|Publication number||US4241463 A|
|Application number||US 05/951,883|
|Publication date||Dec 30, 1980|
|Filing date||Oct 16, 1978|
|Priority date||Oct 16, 1978|
|Publication number||05951883, 951883, US 4241463 A, US 4241463A, US-A-4241463, US4241463 A, US4241463A|
|Original Assignee||Precision Cast Specialties, Inc.|
|Export Citation||BiBTeX, EndNote, RefMan|
|Patent Citations (7), Referenced by (106), Classifications (17), Legal Events (2)|
|External Links: USPTO, USPTO Assignment, Espacenet|
This invention relates to femoral hip prosthesis, and, more particularly, to a femoral head and neck prosthesis for implant and interaction with the natural bone structure of the pelvic acetabulum.
The pelvis in the human body contains two hip bones, one on each side of the body and each containing an acetabulum or hip socket for receiving and forming a seat for the femoral head, or ball, of the femur or thigh bone. The femoral head is connected to the thigh bone by a neck which is angularly disposed relative to the axis of the femur and relative to the vertical axis of the body. Thus, any load applied by the body through the hip and femur neck to the thigh bone and leg and any impacts, such as in walking, jumping and the like, applied by the leg and thigh bone through the femur neck and hip to the body are transmitted angularly through the femur neck. This angular transmitting of the load and forces through the femur neck results in high stresses and high sheer loads applied to the femur neck. These high stresses, abnormally applied, can cause dislocation of the femoral head from the acetabulum or hip socket and fracture and breaking of the femur neck. In older people, such femur neck often becomes brittle and, in both older and younger people is subject to injury. Replacement is often required.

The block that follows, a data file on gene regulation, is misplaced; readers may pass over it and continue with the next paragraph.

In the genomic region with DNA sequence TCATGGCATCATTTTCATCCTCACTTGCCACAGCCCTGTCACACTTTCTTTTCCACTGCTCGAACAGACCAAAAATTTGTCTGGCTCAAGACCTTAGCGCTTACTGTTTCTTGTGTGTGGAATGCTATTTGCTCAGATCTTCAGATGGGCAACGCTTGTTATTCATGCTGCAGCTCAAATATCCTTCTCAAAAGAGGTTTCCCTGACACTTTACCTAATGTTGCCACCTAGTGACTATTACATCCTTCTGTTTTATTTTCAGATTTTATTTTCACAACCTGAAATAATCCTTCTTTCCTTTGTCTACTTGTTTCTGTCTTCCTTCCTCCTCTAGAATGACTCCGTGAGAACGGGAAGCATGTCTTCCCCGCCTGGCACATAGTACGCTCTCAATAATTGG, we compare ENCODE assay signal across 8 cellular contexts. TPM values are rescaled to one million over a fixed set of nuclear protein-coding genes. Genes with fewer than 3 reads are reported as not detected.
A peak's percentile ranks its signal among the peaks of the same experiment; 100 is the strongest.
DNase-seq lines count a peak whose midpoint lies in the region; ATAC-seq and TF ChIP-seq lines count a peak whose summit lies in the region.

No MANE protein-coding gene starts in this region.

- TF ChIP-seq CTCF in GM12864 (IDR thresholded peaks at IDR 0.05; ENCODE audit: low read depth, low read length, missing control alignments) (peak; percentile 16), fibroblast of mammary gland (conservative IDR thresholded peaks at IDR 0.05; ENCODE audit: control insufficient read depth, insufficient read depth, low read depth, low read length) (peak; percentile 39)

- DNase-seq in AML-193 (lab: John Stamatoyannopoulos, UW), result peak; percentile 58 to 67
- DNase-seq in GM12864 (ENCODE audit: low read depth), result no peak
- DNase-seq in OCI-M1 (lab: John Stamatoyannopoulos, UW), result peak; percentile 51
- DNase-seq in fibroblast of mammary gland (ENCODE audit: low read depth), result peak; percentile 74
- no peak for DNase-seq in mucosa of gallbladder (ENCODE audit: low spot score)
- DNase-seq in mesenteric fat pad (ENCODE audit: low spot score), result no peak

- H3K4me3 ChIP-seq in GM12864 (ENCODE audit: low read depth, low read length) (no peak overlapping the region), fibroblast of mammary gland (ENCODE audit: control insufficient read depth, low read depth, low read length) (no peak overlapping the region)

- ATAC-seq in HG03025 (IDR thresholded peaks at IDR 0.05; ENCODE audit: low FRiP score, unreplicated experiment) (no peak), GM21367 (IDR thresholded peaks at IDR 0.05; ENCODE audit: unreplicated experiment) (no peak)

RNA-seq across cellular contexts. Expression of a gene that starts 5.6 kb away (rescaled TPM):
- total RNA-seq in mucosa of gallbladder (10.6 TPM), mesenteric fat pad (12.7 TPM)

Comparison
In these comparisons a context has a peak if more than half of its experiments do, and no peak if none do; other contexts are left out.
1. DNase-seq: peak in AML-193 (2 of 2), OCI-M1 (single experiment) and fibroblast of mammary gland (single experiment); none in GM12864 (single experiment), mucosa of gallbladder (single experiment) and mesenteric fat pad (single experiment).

In some instances, both the acetabulum or hip socket and the femoral head or ball and neck require replacement. In other instances, where injury or damage is limited to the femoral head and femur neck, only the head and neck require replacement. The replacement of the femoral head and neck without the replacement of the acetabulum is, of course, a much easier surgical procedure and desirable.
Various attempts have, heretofore, been made to provide femoral head and necks for surgical implant in the natural acetabulum and replacement of the natural head and neck damaged or broken. Thus, in U.S. Pat. Nos. 3,813,699 and 3,863,273 there are shown and described femoral heads and necks for such surgical implant and replacement for damaged or broken natural heads or necks. In both such devices, an outer spherical metal cup, having an inner plastic insert, is provided for implanting in the acetabulum or hip socket. The inner plastic insert has a socket into which a metal sphere, having a neck and a stem for connection to the thigh bone, is pivotally received.
While the devices of such patents provide replacements for surgical implant when the natural femoral head or neck are broken or damaged, such devices can become displaced after implant. Thus, the outer spherical metal cup may become displaced from the hip socket, the inner plastic insert may become displaced from the outer cup or the metal sphere may become displaced from the plastic insert. Such displacement may arise when the leg or body is abnormally twisted much in the same manner as might result in dislocation in the normal hip in a person having a propensity for hip dislocation. The difficulty in such patented devices when dislocation occurs is in the relocation of the implant once dislocation occurs without resort to new surgery. While the parts dislocated might be identified in the customary manner, such as by x-ray, such devices do not readily lend themselves to relocation without surgery. This is because, in attempting to realign or relocate the dislocated elements with each other, such as by twisting or pulling in the conventional manner, other parts in the device, at the time aligned and properly located, can be misaligned and dislocated, compounding rather than correcting the original dislocation. Such compounding can require surgical correction. Furthermore, in attempting to relocate and realign the devices of the patents, damage to the natural bone and body tissues in the vicinity of the joint may also result.